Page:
Q. Why do i get kidney stones? I am 38 and have had three stones pass so far. Is it the coffee, the meat, the stress, or the damned DNA?! My uncle is in his 50s and has passed over 30 stones!

A. Kidney stones are very common and even without the genetic or familial background people tend to get them. Of course, the more family predisposition you have, the higher are your chances of developing them, which is probably why you did. Also, a diet rich with dairy and calcium can cause your body to store excess calcium, that tends to calcify and create stones. Not drinking enough fluid is also one of the reasons.

Q. how do i cure tonsil stones (tonsiloth)?

A. There are very little literature about this subject, but I heard about treatment in which the crypts (deep and narrow grooves on the tongue in which the stones form) are burned with laser.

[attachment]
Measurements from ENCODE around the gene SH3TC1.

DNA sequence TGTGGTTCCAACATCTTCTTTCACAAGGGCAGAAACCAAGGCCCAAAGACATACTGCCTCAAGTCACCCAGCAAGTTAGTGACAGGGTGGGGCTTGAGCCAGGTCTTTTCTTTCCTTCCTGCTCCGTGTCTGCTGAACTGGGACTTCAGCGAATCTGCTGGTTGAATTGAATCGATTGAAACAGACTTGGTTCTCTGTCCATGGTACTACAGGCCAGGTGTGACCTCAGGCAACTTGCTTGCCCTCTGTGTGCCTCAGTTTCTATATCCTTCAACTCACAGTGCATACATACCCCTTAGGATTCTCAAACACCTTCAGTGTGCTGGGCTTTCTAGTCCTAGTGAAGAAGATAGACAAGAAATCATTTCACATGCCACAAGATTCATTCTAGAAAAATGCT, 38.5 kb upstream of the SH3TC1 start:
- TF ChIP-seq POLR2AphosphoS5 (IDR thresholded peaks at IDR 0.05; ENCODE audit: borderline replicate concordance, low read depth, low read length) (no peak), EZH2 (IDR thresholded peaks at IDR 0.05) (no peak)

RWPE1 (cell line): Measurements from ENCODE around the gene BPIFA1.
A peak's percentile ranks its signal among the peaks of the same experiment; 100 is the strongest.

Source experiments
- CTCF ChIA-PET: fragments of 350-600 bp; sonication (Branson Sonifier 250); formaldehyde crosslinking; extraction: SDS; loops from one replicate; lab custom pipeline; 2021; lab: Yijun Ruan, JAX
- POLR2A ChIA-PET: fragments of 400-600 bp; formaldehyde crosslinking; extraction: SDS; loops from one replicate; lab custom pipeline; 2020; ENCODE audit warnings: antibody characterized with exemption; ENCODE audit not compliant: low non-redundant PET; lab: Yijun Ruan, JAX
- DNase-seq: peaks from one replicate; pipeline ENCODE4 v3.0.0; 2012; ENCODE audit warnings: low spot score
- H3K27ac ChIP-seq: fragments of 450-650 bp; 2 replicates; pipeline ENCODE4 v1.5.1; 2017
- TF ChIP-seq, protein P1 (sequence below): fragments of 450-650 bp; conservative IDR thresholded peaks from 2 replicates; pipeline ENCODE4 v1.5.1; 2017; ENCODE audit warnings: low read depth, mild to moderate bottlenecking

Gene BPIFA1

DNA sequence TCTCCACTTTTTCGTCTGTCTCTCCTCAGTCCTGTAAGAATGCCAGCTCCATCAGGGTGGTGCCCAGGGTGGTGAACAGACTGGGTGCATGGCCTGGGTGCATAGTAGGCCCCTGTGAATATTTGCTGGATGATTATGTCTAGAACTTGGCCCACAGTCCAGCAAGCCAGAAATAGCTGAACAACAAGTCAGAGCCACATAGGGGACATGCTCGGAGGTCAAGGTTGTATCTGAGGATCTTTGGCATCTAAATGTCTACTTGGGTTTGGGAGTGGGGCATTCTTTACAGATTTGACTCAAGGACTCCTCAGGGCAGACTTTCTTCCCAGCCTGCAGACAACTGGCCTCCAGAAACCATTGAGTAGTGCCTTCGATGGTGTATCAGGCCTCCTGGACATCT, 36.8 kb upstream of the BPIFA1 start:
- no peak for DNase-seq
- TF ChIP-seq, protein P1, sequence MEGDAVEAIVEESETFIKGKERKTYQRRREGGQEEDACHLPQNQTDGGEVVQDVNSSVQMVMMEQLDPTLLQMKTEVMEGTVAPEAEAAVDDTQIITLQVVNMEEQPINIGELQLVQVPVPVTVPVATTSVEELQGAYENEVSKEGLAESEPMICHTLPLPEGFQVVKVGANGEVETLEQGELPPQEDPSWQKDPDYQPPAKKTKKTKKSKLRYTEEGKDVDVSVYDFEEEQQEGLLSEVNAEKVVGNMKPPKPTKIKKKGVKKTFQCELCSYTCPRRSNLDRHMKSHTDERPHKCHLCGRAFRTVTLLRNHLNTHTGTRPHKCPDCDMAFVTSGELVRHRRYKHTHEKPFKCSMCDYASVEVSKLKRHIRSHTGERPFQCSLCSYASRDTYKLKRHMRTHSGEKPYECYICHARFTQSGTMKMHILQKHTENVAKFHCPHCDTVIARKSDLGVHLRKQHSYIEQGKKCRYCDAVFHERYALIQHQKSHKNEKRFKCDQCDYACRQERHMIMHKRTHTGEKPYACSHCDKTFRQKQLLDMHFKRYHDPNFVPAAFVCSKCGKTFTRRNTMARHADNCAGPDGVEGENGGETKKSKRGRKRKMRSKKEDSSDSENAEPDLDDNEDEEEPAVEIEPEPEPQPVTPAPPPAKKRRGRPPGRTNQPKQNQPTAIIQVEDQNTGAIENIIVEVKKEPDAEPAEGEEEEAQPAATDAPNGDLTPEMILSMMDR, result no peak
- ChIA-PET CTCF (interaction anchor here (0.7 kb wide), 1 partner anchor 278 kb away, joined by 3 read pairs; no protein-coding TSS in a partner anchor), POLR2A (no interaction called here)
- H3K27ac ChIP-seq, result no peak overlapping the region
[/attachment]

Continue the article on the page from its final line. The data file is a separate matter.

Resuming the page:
As far as I know these stones don't cause damage by themselves so it's not such a common treatment.

You may read more here:
http://en.wikipedia.org/wiki/Tonsillolith

Q. Would kidney stones affect a PSA reading? Would drinking lots of grapefruit juice affect a PSA reading? My husband's PSA reading jumped from a 4.2 to a 17 in @ 2 years' time. How can that be? This man takes all sorts of supplements and really watches his diet. He also takes good care of his body, and does NOT look or act 68.

A. You should get your parathyroid gland checked out. Your calcium level might be causing the kidney stones.

More discussions about calculi
References in periodicals archive ?
Taking CT KUB as a gold standard, sensitivity, specificity, positive predictive value, negative predictive value and diagnostic accuracy of urine analysis for diagnosing renal tract calculi were calculated using the standard formulae.